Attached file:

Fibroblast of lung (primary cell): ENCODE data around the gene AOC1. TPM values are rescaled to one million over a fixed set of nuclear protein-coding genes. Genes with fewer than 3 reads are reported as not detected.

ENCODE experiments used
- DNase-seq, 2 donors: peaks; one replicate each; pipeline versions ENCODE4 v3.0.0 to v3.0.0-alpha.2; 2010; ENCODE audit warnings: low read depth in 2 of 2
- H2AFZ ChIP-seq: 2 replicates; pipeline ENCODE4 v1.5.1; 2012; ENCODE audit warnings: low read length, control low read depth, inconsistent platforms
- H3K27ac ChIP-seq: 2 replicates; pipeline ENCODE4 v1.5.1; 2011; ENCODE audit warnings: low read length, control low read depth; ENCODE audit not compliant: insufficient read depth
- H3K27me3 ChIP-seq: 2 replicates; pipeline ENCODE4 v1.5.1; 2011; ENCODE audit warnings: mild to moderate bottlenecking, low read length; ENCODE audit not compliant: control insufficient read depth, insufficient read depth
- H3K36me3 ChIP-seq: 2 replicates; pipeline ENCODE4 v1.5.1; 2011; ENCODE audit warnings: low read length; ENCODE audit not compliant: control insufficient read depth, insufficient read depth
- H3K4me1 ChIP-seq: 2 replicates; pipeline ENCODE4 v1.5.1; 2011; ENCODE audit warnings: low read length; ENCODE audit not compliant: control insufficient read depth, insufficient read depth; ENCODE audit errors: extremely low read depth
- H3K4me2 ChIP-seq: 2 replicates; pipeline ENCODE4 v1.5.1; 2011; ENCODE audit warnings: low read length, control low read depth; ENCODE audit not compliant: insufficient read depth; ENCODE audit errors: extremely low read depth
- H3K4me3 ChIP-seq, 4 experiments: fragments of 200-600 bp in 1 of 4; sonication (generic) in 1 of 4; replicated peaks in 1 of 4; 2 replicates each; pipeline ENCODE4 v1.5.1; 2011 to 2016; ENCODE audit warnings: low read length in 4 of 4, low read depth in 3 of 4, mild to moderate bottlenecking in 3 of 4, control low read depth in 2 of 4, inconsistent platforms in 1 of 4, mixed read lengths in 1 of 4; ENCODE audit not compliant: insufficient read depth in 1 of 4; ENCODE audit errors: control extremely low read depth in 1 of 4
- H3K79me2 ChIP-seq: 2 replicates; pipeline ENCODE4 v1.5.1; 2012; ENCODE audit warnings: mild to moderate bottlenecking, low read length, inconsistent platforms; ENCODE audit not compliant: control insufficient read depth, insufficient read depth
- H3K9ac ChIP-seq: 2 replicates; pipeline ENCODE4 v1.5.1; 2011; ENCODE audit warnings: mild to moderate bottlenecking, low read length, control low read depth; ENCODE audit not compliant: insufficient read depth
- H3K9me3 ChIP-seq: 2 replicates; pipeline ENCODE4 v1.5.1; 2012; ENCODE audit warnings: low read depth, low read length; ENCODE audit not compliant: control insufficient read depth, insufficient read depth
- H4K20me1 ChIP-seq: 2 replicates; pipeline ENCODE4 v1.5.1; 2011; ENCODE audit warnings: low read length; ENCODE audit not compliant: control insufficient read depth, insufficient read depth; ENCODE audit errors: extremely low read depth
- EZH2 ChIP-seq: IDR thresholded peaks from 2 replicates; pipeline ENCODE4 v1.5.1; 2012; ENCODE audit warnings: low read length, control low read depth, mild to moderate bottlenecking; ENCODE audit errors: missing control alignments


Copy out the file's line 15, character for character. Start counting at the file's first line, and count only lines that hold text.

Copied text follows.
- EZH2 ChIP-seq: IDR thresholded peaks from 2 replicates; pipeline ENCODE4 v1.5.1; 2012; ENCODE audit warnings: low read length, control low read depth, mild to moderate bottlenecking; ENCODE audit errors: missing control alignments